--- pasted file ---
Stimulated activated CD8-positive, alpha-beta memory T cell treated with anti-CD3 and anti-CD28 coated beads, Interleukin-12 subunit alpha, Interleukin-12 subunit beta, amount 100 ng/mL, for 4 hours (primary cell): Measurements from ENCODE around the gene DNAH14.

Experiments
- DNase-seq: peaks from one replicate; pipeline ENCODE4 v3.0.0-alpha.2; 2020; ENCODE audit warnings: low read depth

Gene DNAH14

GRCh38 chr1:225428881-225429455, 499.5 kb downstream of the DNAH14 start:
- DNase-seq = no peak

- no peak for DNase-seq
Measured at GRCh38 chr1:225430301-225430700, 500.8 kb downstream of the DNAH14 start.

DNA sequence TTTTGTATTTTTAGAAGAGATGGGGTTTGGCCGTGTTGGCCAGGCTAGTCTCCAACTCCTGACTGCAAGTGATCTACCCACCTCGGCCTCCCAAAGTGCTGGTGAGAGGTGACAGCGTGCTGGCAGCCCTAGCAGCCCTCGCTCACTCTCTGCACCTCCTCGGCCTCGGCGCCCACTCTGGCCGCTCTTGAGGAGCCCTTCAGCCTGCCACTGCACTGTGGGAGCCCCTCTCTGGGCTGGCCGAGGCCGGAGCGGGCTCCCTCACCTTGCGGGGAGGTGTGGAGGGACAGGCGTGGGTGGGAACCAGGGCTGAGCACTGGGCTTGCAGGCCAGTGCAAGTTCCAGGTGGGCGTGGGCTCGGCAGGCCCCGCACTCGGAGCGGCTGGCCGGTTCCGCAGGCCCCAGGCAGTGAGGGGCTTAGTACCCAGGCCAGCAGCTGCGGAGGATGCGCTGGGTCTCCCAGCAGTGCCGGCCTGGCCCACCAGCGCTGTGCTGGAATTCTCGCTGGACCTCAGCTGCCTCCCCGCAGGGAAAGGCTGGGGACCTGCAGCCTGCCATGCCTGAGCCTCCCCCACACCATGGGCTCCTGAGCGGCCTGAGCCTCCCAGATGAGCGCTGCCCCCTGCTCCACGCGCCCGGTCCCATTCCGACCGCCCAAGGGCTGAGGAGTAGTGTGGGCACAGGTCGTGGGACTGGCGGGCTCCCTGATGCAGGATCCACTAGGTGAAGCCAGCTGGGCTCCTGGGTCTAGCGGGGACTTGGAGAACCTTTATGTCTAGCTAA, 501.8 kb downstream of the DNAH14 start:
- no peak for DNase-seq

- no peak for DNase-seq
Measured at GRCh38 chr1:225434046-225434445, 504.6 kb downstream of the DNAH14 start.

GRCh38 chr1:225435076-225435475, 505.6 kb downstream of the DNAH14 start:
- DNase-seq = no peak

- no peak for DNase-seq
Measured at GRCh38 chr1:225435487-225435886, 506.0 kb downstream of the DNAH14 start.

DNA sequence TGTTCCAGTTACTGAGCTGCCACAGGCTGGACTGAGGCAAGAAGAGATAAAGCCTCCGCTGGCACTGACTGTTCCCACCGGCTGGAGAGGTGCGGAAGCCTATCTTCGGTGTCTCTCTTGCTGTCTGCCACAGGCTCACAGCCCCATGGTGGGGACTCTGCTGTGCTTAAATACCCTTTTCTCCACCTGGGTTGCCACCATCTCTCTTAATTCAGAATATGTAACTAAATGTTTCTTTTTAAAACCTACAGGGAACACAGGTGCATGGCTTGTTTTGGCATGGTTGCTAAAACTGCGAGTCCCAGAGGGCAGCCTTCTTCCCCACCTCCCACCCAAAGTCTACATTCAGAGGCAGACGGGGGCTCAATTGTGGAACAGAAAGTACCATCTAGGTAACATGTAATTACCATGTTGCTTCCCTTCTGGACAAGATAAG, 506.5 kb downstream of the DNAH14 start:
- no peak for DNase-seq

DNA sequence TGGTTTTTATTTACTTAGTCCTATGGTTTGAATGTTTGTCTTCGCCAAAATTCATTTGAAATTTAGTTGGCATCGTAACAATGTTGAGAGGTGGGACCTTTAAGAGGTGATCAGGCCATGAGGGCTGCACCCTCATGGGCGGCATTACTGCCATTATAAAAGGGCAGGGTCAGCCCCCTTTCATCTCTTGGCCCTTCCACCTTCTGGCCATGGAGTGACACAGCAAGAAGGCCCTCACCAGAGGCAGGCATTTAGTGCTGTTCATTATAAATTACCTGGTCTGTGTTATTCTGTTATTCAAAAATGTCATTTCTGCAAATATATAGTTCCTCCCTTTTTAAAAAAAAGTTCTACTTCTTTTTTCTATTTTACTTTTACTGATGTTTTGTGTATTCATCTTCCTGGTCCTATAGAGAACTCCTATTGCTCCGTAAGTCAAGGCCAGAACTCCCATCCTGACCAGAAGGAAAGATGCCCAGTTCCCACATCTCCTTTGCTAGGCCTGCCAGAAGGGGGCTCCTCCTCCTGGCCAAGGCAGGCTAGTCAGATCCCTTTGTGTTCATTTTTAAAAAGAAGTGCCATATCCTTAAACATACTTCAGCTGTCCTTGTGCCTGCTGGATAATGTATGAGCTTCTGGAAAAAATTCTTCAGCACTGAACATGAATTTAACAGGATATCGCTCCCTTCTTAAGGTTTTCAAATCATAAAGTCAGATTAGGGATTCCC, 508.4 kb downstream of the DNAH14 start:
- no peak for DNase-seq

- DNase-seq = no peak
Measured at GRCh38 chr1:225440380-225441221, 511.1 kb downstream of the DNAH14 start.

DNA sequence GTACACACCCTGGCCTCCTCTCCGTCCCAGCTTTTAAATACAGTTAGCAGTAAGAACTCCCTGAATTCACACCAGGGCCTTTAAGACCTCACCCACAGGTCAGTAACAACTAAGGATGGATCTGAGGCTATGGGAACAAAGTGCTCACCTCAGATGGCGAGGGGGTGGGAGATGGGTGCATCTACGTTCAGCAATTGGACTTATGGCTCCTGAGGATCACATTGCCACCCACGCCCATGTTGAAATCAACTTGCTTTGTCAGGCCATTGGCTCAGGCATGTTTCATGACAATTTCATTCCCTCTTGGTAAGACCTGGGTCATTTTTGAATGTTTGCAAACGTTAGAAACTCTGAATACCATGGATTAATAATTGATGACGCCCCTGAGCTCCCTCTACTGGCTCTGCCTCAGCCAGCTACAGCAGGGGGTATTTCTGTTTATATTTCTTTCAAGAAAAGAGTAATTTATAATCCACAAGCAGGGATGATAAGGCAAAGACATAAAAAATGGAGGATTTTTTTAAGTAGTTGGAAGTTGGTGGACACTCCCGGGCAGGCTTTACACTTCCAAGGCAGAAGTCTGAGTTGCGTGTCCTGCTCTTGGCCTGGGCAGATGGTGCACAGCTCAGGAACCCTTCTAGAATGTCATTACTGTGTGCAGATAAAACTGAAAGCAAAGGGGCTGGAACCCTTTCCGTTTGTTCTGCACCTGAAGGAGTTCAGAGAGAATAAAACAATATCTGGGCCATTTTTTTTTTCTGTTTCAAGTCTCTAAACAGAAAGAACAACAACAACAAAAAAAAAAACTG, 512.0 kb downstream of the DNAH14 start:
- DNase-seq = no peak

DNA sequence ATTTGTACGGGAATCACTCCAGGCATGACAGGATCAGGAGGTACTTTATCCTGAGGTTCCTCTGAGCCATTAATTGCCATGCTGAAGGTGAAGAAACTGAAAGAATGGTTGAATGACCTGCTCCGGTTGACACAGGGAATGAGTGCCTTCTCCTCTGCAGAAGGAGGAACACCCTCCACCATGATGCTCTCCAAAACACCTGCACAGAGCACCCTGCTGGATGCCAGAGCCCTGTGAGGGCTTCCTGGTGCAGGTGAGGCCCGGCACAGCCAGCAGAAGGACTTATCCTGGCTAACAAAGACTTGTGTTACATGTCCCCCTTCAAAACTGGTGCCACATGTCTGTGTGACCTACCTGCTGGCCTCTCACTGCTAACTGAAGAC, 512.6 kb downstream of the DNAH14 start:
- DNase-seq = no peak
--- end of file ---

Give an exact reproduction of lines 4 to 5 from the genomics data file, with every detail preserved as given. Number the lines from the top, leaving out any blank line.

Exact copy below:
Gene DNAH14

GRCh38 chr1:225428881-225429455, 499.5 kb downstream of the DNAH14 start: